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"I was just waiting for a break in the Michael and Derik show."
"Oooooh, torched you! That's my cub," Derik said proudly. "Always so-hey! Mock him, not me."
Lara had been studying Jack since he'd come inside. She knew he was a couple of years younger than she, but he had such a serious mien he seemed older. The fabulous gray eyes helped; they seemed to change given his mood: from smoky fog to dirty ice, depending. His hair color came from both parents, dark golden blond with rich red lowlights, thick and lustrous; it fell across his forehead in waves, almost into his eyes. He had his mother's milk-pale complexion; not a freckle in sight. Jack was that ghostly hue all year around, which, when he visited, caused no end of teasing ("Hey, Jack, I can see you, and when I close my eyes, I can still see you.").
Yes, he'd always been a cute kid, but adolescence was giving him something . . . she didn't know . . . presence? She wasn't sure, but assumed she found him so striking because she didn't see him very often. She figured it was because she saw him with fresher eyes as opposed to the other boys, who, if they didn't live in the mansion, lived within five miles of it. They rode buses together and went to the same schools together and got along and fought and argued and pranked together. Jack seemed above it all because he was apart from it all; it was refreshing.
What the . . . Pull it back, Lara! He's only fifteen! He's just a kid, she thought with the worldly wisdom of a nineteen-year-old girl. It's a little creepy to find him sexy.
She should leave. Quickly. Packers lived, fed, fought, fucked, and died on their instincts, all their instincts. Even though the poor guy couldn't Change, he might have some or most or all of the other senses. He might be able to pick up on her (inappropriate) interest.
"I have to leave now," Jack murmured.
"Yeah, me, too, but it was-"
"It was nice to see you again, Lara. I'll wait for you, Dad."
Jack practically ran back to the front door, while Lara lurched through the entry, trying not to slip on the shiny floors. The last thing she heard before she got clear was Derik's, "What the hell?"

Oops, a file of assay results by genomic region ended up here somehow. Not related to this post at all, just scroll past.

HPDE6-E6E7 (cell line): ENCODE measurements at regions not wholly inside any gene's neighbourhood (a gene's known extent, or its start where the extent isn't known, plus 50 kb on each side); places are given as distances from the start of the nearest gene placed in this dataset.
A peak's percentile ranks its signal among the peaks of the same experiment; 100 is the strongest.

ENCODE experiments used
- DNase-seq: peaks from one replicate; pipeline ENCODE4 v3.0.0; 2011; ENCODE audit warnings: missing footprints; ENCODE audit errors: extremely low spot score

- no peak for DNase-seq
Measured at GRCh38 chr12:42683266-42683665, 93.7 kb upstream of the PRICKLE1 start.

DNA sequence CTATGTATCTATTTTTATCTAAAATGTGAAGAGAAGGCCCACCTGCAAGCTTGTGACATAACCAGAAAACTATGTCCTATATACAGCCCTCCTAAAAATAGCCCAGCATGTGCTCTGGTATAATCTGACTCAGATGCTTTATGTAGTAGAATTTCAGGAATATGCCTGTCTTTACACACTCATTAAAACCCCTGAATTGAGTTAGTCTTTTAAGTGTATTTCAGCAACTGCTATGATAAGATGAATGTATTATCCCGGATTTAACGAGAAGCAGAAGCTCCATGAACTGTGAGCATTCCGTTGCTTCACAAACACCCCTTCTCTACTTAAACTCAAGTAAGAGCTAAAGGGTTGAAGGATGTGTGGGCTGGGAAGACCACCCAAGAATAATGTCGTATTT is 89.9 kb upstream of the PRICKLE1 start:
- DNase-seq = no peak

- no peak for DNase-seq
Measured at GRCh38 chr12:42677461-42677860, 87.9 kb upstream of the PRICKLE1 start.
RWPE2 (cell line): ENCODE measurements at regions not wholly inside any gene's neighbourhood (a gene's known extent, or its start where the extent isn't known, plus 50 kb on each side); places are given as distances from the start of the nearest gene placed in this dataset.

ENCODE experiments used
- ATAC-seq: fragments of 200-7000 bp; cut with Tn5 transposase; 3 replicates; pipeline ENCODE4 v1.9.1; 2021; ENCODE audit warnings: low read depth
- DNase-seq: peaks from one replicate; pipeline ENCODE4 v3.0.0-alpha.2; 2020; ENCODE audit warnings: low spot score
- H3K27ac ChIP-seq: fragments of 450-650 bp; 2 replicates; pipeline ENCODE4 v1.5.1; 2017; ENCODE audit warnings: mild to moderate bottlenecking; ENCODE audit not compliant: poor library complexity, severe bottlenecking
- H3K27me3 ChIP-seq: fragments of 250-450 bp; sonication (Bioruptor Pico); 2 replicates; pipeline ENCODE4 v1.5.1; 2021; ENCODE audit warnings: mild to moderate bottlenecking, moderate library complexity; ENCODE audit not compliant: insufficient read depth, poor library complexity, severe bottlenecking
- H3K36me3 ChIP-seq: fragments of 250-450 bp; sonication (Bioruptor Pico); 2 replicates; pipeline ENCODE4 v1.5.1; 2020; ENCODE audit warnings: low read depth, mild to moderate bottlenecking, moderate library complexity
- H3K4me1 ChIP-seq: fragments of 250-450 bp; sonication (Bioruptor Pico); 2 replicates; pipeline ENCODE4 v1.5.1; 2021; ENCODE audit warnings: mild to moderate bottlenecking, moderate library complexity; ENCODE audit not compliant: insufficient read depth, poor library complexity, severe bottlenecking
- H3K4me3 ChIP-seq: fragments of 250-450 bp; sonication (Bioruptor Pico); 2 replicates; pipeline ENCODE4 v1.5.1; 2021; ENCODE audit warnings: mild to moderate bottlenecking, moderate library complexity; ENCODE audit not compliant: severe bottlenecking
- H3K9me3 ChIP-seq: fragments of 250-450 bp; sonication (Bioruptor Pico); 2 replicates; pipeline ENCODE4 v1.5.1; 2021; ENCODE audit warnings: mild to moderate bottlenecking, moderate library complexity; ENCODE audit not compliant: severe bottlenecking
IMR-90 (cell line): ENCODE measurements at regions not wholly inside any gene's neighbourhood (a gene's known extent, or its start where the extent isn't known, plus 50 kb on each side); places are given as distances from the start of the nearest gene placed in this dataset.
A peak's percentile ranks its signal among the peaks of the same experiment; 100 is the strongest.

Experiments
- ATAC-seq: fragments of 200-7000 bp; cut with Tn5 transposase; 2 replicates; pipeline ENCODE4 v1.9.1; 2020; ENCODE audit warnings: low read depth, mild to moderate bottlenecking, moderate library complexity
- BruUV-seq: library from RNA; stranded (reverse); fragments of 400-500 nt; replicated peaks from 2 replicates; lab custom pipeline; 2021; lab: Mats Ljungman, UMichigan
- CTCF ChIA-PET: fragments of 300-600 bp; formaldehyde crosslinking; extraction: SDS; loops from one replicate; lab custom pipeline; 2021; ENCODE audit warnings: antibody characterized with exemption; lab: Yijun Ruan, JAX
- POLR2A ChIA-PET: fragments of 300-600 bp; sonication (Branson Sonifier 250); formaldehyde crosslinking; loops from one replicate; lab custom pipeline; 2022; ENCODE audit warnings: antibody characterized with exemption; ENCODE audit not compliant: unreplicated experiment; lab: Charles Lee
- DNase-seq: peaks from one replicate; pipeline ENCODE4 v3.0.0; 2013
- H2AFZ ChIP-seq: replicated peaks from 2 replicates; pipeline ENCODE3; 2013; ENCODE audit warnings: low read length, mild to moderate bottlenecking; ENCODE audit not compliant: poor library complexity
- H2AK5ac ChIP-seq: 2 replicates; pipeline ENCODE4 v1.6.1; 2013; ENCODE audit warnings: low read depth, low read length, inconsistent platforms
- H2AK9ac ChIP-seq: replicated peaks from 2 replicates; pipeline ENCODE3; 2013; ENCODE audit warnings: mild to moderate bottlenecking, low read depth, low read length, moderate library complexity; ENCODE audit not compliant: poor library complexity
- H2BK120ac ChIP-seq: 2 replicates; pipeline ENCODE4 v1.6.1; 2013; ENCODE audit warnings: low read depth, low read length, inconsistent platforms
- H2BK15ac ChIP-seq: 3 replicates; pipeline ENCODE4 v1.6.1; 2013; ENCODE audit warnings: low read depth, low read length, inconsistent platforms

She could almost hear her father's shrug in response. "Teenagers."
Michael Wyndham, former Pack leader now embarked on his first full day of retirement, stared down at the shredded bat at the kitchen entrance and thought, This does not bode well.
His mind ticked over the possibilities.
1) Some cat (or dog or possum but likely a cat because cats were weird) got ahold of the bat, somehow, ripped it up a little, then got bored with it and left it on the front porch because it had pressing business to be weird somewhere else.
2) Some cat (or dog or possum but likely a cat because cats were weird) got ahold of the bat, somehow, ripped it up a little, then left it on the front porch as some kind of sick-ass present, the sort of thing weird cats got off on when they weren't shitting in boxes.
3) A Pack member was sending a message.
4) A non-Pack member was sending a message.
5) The bat, fed up with the state of the world, killed itself by flying through a fan or food processor or whatev y'like and then managed to drag all its bits and pieces to the kitchen step, a sort of, "Woe, mankind and Pack, let this be a warning; the bell tolls for thee!"
Michael rubbed his eyes, eyes people alternatively found fascinating or unsettling, and thought, Oh, please let it be number five. But of course it couldn't be. The idea was absurd: if the bat truly wanted to kill itself, it would have folded its wings and dived over the kitchen cliff.
He raised his voice-it was after breakfast, Sean would finally be up but Lara would be out and about, and Jeannie had another meeting of her No, Really, Erosion Is Erasing the Cape! Club. "Son? C'mere and give me a hand."
"Argh," was the reply, muffled because the speaker was no doubt into his second pound of bacon. "It's the crack of eleven thirty, Dad; let a guy get his eyes open, will ya?"
"Nnnnf. Gnnff. Rrowwllff."
"There's no need to-" he began, but his son had appeared in the doorway leading to the steps. "To eat all the bacon at once; it'll still be there after you help me."
"That's a lie and you know it," Sean Wyndham informed him. His mouth was actually shiny with bacon grease. "I take no chances ever since BaconGate. And what's the-oh." Sean looked down at the pile o' bat shreddings. "Jeez, Dad, I feel bad. I didn't get you anything."
"Just hush and help me clean this up."
"Whatever the bat did to piss you off, I'm sure it's very sorry now. It was between you and the bat and it's over. You need to put it behind you. I think it's inappropriate to bring anyone else into your and the bat's private business."
"Shut up, boy." He sighed, alternatively wanting to hug and throttle his only son. "And help me."